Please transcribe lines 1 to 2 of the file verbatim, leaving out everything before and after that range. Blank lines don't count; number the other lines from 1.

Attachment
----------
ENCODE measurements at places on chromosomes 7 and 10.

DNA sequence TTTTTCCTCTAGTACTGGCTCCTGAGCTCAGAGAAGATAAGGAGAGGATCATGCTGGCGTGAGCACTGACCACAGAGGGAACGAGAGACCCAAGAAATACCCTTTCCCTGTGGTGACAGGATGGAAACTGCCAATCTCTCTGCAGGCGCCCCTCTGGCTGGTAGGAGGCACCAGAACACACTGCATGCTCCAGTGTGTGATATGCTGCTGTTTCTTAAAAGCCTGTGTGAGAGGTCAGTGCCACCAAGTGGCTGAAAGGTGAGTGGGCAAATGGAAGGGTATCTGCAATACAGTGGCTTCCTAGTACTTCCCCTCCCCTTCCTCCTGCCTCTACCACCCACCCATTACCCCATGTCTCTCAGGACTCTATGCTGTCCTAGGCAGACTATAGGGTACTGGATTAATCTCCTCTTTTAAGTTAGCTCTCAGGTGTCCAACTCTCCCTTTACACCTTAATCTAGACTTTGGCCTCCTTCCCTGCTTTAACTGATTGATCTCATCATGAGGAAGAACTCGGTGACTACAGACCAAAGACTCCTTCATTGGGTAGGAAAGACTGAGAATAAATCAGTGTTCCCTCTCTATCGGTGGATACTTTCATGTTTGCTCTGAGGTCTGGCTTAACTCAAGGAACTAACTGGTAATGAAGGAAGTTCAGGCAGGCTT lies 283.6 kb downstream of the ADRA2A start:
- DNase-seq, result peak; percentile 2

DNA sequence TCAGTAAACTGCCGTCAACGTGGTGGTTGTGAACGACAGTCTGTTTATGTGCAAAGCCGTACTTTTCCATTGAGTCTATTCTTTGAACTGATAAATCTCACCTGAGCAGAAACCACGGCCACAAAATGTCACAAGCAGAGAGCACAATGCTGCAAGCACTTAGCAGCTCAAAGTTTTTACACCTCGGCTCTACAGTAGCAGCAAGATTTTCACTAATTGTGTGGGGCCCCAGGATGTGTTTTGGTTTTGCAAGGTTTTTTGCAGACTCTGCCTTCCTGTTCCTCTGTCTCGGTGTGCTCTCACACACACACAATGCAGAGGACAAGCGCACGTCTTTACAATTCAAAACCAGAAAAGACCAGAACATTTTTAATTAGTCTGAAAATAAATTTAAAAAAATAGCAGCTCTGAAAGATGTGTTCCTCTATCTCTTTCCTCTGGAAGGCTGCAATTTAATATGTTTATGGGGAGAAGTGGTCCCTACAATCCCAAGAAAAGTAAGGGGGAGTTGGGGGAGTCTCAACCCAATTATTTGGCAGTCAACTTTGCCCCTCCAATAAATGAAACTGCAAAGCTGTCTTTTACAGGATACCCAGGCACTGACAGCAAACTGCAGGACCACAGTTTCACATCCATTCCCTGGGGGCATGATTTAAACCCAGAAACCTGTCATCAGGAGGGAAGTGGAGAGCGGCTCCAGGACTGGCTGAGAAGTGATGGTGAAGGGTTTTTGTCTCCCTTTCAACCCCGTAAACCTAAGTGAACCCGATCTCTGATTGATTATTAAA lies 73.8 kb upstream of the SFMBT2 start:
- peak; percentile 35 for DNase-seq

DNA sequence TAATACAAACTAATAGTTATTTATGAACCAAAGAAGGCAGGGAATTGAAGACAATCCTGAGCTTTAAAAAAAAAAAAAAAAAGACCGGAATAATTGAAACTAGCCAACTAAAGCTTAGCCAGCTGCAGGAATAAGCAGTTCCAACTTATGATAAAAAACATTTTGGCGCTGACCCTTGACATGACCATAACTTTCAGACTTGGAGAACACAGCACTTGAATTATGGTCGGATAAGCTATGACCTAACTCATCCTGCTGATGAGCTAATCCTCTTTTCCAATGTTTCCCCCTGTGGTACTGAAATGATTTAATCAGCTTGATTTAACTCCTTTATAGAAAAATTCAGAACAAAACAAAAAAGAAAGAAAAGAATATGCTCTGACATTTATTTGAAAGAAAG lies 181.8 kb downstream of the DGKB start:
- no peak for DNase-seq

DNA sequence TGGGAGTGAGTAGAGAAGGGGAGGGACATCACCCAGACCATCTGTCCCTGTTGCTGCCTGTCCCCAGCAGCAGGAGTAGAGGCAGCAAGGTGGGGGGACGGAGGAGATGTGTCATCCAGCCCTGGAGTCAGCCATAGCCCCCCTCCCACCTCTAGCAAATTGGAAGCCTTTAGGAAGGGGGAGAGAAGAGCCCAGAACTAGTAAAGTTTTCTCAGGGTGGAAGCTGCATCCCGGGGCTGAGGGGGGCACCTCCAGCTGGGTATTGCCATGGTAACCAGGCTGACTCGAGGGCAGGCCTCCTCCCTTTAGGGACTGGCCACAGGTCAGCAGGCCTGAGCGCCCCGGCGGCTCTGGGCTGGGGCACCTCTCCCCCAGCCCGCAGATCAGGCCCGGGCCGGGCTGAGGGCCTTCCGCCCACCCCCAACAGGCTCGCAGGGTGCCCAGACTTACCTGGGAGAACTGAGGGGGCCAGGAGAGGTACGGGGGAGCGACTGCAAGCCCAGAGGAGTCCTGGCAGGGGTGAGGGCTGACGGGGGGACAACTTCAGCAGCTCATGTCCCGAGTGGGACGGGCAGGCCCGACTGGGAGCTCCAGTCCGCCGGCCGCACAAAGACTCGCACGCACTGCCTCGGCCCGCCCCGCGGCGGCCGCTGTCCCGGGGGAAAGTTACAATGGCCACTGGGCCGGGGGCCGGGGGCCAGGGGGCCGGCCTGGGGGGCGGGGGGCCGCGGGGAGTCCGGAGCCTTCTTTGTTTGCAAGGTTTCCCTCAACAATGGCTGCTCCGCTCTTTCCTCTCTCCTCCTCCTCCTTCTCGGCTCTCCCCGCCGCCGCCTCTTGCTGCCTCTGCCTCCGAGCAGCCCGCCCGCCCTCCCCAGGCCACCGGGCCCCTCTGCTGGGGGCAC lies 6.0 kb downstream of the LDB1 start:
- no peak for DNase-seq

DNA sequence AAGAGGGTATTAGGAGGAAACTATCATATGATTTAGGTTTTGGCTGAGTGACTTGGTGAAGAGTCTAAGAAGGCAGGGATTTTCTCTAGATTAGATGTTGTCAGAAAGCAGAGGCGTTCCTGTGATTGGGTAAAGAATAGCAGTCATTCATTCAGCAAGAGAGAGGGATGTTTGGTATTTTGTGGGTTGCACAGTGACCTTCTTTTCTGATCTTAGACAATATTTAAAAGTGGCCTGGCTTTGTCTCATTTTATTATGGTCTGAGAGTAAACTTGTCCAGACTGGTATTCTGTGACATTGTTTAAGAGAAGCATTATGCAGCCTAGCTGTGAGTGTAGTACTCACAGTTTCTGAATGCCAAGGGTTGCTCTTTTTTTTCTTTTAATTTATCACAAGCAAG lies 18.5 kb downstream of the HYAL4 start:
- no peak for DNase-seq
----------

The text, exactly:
ENCODE measurements at places on chromosomes 7 and 10.

DNA sequence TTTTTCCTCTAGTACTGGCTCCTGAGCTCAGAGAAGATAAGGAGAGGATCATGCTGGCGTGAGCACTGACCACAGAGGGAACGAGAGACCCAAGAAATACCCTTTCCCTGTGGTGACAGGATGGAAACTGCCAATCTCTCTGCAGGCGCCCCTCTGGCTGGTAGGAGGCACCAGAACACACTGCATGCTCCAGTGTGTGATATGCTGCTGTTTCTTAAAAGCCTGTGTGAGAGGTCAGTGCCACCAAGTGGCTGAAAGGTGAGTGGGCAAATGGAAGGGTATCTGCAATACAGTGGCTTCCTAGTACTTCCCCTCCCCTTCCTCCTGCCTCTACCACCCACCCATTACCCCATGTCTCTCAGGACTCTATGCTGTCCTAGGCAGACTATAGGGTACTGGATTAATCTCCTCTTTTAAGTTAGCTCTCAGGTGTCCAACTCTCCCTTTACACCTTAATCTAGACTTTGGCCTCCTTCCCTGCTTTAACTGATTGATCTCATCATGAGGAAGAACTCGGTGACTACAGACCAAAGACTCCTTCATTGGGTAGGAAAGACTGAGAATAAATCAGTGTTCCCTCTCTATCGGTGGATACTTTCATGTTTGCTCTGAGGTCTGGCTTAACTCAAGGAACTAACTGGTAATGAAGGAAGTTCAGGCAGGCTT lies 283.6 kb downstream of the ADRA2A start: